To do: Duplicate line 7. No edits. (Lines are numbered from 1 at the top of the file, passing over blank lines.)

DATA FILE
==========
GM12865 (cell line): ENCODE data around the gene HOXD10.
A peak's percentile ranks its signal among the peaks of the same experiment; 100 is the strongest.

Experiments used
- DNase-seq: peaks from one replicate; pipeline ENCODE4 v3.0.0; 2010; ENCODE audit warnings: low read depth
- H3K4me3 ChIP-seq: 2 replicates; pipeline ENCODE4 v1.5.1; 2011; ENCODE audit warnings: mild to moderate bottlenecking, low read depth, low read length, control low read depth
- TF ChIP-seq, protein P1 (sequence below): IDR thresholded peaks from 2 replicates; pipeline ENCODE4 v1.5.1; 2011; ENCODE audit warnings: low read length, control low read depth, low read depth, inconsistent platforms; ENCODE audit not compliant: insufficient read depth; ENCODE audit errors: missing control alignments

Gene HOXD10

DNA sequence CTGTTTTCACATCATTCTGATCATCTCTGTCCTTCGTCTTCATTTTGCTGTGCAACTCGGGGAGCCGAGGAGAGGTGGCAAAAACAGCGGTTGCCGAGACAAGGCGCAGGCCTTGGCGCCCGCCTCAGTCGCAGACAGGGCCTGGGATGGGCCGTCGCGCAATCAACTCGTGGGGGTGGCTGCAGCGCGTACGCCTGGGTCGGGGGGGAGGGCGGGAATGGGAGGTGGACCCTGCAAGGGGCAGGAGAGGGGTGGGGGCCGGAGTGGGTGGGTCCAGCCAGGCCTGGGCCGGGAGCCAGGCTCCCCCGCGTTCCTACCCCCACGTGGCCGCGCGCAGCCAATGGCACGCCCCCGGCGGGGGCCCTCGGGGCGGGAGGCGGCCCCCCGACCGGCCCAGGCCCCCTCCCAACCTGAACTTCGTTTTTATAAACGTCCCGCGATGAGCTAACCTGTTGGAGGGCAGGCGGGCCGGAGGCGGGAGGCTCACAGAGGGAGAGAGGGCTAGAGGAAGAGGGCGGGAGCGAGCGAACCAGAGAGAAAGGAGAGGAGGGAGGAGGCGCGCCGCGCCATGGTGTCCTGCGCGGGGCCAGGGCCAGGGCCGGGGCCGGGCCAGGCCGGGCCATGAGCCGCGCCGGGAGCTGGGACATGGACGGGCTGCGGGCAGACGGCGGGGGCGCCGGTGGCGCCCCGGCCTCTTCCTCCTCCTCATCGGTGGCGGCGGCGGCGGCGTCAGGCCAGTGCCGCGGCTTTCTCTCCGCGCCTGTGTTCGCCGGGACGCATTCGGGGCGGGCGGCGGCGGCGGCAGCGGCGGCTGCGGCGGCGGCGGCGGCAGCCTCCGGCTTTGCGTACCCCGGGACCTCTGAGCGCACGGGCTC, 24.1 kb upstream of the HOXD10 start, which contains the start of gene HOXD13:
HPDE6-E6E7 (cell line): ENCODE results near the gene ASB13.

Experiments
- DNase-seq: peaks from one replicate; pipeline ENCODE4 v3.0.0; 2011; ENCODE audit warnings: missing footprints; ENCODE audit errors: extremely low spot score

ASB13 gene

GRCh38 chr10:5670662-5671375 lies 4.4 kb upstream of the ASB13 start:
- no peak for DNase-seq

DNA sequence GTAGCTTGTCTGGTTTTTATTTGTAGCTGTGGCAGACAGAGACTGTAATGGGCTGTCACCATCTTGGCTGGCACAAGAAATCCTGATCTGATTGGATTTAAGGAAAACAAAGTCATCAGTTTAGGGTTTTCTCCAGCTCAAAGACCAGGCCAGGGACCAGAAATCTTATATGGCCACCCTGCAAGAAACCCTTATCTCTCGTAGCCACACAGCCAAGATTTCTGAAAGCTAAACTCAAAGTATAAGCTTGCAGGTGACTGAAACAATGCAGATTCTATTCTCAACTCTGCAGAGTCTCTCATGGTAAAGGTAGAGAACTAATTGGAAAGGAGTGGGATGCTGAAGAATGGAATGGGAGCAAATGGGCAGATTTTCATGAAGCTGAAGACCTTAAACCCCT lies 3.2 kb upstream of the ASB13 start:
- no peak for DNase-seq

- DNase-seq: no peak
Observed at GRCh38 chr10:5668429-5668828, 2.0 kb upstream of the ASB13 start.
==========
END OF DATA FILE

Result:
Gene HOXD10